AMD has just released coreboot support for the AMD Embedded G-Series platform, which is a major enhancement to the AMD Open Source development ecosystem. This massive release of source code includes a main patch containing AMD's AGESA and CIMx modules. These modules have over 165,000 new source lines of code and are estimated at over 500 person-months of development (SLOCCount COCOMO model). This investment makes it clear that AMD is committed to supporting its partners and customers in Open Source. With this investment, AMD is able to quickly update the coreboot community with vendor-quality code modules, which will help shorten development cycles, increase code quality, and support more features than ever before.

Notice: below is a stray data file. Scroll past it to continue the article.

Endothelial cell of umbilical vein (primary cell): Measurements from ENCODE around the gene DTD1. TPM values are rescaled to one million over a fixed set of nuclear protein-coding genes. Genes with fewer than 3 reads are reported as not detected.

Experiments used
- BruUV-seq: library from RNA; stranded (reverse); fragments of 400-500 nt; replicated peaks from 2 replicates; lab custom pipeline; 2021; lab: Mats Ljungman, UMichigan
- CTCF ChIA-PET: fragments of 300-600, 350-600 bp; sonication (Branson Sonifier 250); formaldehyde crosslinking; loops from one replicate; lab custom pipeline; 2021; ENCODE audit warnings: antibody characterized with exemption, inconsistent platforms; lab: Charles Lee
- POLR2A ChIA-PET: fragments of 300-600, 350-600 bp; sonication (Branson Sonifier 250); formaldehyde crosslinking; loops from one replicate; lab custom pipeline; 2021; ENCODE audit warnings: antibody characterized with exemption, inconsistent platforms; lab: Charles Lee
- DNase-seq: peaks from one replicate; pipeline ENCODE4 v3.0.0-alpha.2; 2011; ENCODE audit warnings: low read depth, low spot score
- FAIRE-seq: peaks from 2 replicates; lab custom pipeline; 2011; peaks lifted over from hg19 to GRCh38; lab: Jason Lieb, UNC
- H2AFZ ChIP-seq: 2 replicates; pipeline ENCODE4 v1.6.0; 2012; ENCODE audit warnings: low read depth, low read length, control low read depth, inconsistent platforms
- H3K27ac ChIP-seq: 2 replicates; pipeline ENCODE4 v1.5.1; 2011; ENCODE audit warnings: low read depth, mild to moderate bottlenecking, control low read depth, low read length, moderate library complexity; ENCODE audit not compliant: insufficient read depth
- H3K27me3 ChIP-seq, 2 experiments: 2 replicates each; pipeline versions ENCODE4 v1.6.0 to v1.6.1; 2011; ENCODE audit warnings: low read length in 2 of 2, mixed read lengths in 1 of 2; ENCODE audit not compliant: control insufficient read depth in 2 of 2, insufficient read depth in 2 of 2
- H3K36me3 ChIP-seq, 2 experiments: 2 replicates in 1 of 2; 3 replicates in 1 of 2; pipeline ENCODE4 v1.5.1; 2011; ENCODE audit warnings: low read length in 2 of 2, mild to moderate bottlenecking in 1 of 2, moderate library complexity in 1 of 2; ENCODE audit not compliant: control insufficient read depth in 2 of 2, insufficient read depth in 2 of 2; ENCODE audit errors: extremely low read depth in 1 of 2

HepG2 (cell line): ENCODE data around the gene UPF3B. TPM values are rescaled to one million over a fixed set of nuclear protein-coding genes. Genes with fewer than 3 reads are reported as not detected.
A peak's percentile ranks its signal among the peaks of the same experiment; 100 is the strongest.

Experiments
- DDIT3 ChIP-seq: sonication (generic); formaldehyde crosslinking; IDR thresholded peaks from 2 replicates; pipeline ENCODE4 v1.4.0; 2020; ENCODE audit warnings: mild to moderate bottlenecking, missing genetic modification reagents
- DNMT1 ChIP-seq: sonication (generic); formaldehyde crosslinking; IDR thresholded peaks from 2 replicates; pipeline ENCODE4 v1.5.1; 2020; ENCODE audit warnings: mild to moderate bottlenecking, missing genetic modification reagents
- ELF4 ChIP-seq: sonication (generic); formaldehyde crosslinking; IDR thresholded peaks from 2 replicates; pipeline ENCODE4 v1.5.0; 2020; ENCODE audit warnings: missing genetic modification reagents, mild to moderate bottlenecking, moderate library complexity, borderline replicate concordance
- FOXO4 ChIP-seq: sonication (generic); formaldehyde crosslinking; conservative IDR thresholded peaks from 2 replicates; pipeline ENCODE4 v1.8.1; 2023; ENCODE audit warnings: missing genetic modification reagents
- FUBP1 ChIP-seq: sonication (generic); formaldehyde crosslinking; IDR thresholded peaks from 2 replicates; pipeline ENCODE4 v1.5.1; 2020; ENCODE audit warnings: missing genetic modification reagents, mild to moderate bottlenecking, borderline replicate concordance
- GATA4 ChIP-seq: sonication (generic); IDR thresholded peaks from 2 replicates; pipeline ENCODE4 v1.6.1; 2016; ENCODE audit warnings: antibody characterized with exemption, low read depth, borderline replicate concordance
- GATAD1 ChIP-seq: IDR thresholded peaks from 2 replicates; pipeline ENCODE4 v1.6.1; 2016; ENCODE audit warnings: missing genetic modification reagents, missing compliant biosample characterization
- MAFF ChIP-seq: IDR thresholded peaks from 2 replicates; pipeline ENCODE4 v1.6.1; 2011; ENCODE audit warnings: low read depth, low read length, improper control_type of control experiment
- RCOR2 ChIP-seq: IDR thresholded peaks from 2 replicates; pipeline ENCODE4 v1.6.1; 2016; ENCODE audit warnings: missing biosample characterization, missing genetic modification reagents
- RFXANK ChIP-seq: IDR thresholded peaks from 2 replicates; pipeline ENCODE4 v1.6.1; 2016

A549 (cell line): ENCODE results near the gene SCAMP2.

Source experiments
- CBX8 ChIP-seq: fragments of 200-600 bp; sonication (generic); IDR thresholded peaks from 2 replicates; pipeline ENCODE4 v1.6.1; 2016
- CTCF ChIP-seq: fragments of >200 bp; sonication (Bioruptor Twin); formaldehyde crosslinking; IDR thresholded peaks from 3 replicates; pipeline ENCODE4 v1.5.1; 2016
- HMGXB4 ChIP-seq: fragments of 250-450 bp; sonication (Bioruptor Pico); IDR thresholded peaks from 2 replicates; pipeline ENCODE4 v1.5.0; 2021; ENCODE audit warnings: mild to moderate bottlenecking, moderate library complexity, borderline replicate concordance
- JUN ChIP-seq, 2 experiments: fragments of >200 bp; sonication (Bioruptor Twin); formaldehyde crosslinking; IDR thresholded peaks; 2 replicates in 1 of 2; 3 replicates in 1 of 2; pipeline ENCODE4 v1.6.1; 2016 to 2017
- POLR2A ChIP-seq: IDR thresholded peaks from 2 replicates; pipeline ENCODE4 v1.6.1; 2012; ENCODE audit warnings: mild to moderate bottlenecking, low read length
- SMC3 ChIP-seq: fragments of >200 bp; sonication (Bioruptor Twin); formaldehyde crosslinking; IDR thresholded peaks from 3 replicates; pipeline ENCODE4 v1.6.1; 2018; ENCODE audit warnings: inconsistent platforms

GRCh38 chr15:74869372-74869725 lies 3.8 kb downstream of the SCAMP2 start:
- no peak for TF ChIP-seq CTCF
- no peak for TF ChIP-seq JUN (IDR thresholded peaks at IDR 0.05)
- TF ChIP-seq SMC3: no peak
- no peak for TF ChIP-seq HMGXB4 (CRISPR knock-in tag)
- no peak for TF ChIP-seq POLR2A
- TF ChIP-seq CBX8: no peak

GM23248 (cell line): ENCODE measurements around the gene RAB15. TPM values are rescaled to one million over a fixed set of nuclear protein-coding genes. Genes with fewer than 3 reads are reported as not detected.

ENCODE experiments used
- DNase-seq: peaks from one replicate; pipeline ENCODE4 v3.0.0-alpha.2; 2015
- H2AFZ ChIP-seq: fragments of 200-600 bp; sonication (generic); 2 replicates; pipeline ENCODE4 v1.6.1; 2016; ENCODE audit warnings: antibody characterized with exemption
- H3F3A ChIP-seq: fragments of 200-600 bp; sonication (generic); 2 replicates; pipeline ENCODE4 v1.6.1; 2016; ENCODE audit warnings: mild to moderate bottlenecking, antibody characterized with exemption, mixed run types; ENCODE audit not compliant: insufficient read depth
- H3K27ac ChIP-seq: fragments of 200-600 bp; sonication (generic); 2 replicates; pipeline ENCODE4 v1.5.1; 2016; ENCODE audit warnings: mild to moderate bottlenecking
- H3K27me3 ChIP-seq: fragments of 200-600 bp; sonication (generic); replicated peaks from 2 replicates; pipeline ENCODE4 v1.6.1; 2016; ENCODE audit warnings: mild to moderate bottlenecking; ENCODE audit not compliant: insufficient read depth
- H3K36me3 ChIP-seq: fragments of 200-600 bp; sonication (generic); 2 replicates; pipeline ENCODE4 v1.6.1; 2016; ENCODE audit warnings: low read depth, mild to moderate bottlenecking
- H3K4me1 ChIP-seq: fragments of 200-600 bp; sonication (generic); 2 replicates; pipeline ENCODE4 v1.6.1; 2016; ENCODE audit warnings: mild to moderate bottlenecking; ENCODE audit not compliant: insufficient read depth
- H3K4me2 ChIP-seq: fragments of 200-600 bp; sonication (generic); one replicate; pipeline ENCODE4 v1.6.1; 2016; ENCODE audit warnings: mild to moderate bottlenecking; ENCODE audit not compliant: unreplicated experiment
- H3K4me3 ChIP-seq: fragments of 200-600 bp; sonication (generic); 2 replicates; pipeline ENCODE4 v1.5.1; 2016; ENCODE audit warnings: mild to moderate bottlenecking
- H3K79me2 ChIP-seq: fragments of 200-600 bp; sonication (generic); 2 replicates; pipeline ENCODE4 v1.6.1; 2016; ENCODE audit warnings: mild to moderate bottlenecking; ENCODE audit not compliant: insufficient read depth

By providing coreboot support, AMD is able to target embedded markets in which custom bootloaders and embedded operating systems are the norm. By creating an Open Source development ecosystem, with software like coreboot and Linux drivers, as well as tools like the Sage SmartProbe JTAG debugger, AMD has enabled and empowered its customers to invent and create beyond the limitations of the traditional x86 PC market.  On the technical front, the AMD Embedded G-Series Platform is a low power single or dual core APU combined with the SB800 southbridge. The coreboot patches are in two parts, the vendor code and the wrapper code. The AGESA and CIMx modules are located in a new directory specific for vendor code, and have been released under a BSD license. The wrapper code, licensed under the GPL, is located in the normal coreboot CPU, northbridge, southbridge, and mainboard directories. This code follows the coreboot style of system initialization and device tree construction. The AGESA and CIMx modules are setup and configured in the coreboot mainboard directory, and called by the wrapper code at the appropriate time during coreboot system initialization.  This is an exciting time in coreboot development! AMD has released coreboot support within weeks of the AMD Embedded G-Series platform launch that contains similar modules to that which BIOS vendors receive. I expect that AMD will continue in this direction, and anticipate that coreboot will receive new silicon support, updates and bug fixes even more quickly. Marc Jones is a coreboot developer with Sage Electronic Engineering, LLC. His postings are his own opinions and may not represent AMD’s positions, strategies or opinions. Links to third party sites are provided for convenience and unless explicitly stated, AMD is not responsible for the contents of such linked sites and no endorsement is implied.